The last few questions Martha could help with. He recognised the accent because there were a few farms locally that used Romanian labourers at harvest time. They came over and stayed in caravans and converted Nissen huts over the summer, and he’d been employed by some of the farmers to sort out clogged washing machines and the like. It had been half-term when the Smiths had disappeared and Stu had been on holiday, so he’d not been interviewed by anyone until Martha had bumped into him that morning. He’d assumed that everyone had known about the Romanian visitor, and that when people said the Smiths had gone missing it included Vanda, as she’d said she was a member of the family from ‘back home’.
This last nugget of information made Japp’s brain, finally, kick into gear and he virtually ran back to the piles of paperwork and boxes of files. He knew he’d seen something, and that nagging feeling had been replaced by one of growing certainty. There it was – a slightly blurred photograph with 5 people sitting round a table in the sun, raising glasses to toast some occasion. One of the names written on the back was Vanda and it was the other names that had been nagging at Japp. They weren’t the names that the Smiths had on their passports, and everyone had assumed that the blurry faces had belonged to friends of the family from some chance holiday meeting or other.
Now he knew that Vanda had been at the house, Japp looked at the picture in far more detail. He had few other pictures to go on, in fact that had been something else that nagged – why have no family photos around other than this one that had been stuck in a drawer of bank statements? He did have passport pictures though. So far as he could make out they matched the four people in the photo that weren’t Vanda, but there had been clear attempts to change their appearances.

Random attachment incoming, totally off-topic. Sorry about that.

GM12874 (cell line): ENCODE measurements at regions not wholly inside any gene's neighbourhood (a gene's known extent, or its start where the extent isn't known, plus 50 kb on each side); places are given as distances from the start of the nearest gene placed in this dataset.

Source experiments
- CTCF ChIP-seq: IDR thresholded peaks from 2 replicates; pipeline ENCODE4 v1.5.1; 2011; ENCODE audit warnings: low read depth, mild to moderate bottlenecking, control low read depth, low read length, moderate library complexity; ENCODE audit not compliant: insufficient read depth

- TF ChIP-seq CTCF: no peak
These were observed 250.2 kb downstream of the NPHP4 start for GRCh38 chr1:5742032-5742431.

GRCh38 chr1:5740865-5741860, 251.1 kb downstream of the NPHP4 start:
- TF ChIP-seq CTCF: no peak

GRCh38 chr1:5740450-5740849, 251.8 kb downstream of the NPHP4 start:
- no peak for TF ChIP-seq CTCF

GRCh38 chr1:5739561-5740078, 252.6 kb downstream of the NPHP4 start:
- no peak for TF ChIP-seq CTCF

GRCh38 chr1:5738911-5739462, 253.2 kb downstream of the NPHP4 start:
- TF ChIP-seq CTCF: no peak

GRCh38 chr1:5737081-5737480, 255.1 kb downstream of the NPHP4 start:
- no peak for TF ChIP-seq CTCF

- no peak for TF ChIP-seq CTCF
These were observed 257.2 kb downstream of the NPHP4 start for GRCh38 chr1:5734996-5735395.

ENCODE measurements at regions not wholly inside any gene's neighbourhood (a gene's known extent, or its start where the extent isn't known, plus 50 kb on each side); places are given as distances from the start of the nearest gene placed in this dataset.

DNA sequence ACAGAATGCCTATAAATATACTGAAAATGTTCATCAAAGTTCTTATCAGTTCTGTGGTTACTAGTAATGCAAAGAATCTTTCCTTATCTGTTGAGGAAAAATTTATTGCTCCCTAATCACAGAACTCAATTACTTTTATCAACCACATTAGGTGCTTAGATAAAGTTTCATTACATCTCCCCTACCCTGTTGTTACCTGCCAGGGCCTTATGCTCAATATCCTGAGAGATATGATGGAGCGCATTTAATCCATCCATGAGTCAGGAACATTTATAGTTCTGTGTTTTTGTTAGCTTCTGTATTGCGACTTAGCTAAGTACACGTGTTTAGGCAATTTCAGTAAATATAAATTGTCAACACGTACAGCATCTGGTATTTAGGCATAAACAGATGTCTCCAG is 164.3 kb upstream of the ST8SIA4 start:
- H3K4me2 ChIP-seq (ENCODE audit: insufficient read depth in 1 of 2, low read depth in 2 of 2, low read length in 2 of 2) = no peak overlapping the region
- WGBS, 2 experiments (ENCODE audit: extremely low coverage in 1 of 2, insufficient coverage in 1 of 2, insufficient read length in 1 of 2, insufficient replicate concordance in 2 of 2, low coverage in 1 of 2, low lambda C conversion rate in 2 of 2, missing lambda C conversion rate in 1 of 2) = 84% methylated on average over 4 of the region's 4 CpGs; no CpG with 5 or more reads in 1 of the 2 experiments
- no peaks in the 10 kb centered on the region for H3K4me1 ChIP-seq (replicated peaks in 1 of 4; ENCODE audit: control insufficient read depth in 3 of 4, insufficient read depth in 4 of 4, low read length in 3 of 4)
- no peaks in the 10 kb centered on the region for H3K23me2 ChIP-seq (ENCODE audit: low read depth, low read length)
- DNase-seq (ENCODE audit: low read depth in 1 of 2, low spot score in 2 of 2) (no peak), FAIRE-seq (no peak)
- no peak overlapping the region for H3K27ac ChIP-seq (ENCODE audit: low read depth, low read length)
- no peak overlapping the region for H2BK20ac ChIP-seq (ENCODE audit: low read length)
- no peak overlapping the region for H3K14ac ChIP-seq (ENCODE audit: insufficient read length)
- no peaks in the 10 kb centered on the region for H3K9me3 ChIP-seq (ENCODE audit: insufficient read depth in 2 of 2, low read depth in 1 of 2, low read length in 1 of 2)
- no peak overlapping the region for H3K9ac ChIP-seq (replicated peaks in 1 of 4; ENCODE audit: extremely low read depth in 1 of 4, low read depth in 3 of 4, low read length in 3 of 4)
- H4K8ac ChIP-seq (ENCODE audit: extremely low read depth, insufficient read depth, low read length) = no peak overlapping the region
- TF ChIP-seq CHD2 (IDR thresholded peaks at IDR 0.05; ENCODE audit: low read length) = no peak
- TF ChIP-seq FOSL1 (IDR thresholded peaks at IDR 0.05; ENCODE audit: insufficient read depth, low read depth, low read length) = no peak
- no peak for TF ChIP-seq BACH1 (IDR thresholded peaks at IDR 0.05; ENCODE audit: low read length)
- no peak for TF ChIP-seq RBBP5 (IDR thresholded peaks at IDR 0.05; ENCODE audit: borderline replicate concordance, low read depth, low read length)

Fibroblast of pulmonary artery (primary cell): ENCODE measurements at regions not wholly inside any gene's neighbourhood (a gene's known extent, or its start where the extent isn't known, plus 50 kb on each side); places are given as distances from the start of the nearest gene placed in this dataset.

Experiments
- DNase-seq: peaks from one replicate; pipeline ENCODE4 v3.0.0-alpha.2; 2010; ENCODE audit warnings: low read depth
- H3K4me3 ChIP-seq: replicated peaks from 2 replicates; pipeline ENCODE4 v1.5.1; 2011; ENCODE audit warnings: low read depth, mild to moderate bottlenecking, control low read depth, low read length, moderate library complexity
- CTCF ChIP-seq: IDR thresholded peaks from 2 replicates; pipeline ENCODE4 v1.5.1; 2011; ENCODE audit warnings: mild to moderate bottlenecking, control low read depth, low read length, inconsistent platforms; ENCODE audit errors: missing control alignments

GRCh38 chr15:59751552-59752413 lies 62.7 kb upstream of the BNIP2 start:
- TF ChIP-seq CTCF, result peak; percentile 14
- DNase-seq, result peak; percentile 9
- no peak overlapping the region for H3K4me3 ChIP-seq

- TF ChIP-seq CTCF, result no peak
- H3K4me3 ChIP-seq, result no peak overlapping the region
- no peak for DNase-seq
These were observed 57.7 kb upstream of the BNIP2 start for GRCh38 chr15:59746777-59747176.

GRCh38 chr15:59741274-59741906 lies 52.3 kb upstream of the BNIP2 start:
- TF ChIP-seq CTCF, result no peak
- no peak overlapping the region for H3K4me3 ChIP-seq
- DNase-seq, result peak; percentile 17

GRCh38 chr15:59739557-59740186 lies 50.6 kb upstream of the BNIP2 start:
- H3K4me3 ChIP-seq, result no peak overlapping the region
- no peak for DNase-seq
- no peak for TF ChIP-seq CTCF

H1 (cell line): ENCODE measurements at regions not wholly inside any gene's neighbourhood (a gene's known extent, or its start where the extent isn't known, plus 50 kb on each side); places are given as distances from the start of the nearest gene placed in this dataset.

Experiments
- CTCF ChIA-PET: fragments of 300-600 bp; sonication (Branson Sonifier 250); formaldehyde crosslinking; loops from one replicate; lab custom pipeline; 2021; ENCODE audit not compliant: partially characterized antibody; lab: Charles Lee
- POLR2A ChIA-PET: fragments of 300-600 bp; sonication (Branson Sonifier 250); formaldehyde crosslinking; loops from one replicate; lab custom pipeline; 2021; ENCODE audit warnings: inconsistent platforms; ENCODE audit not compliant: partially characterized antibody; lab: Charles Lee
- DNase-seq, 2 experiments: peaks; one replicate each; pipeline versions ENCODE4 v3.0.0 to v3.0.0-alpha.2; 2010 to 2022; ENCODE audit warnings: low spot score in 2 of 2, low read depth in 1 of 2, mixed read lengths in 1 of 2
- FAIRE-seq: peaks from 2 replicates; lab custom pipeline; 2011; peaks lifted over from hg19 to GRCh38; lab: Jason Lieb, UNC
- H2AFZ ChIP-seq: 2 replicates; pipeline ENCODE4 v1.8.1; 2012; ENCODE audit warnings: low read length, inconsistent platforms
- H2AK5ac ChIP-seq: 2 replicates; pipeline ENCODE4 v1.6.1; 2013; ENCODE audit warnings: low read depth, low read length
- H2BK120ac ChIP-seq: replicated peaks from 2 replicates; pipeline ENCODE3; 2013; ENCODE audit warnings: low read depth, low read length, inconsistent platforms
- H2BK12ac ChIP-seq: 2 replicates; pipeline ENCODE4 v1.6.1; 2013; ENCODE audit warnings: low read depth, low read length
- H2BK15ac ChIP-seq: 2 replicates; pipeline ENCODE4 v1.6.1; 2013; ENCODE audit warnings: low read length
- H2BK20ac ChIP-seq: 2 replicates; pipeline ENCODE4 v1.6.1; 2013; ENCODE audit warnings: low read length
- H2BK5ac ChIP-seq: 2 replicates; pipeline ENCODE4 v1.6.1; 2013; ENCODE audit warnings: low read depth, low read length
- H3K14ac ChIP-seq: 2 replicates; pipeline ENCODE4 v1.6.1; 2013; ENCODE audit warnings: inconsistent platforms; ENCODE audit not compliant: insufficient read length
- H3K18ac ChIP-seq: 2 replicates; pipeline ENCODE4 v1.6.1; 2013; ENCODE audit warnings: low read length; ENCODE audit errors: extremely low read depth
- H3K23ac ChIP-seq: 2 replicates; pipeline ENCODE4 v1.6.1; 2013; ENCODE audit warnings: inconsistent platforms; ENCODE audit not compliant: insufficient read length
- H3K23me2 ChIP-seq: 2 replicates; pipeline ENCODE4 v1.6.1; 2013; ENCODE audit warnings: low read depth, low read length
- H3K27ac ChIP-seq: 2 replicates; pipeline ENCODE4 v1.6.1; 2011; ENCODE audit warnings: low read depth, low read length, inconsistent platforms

According to the photograph the children were Victor and Silvia, the parents, Diona and Dracul.
Japp picked up the telephone to let his boss know the latest development. He didn’t know whether he was glad to be able to report that they finally had something to look into, or worried that it all seemed to be heading towards the superstitious nonsense Joe had believed.
Later that day Japp felt like he’d been led round in circles by the nose. He’d covered a lot of ground but ended up no further along than before. Further digging into the Australian records showed that the Smiths were not who they said they were, and there were doubts as to whether they’d ever really been Australian at all. They’d lived in the country, they’d proclaimed themselves Australian, but it was looking increasingly likely that they’d been there illegally and had taken the identities of a real Australian family who happened to have children of similar ages. What had happened to the real Smiths was another mystery to add to Japp’s growing pile.
Vanda was also still a mystery. No-one knew her family name, where she’d been born, nothing. She hadn’t left a passport behind in the house, so no-one really knew whether she’d still been there when the rest of her family had disappeared. The Romanian Embassy in Kensington High Street had been informed that she was potentially a missing person, but it was difficult to know what they were expected to do with the information. Someone who may or may not be Romanian may or may not be missing, or dead.
Nonetheless, the Romanians had been helpful and had promised to try and find out who Vanda was, who the Smiths really were, and keep Japp informed. It seemed likely to be a fool’s errand though, thought Japp. This family got more mysterious by the hour and seemed to be quite keen on hiding their tracks.
With that in mind he accepted Martha’s invitation to meet up at the pub later. He wandered in and spotted her and the others he’d been drinking with the night before over by the fire. As he looked towards the bar he realised there was a board with all the ales and ciders chalked on it that he hadn’t spotted the night before. Mainly because, he realised, the biggest and burliest sergeant had taken great care all evening to stand in front of it. He read down to the ciders – Biddenden Cider, 8.4%. Bloody hell, he thought, no wonder a pint and a half laid me out last night.
This time, he decided, I’ll stick to a half. After all, I’ll be woken up by that kettle in the morning.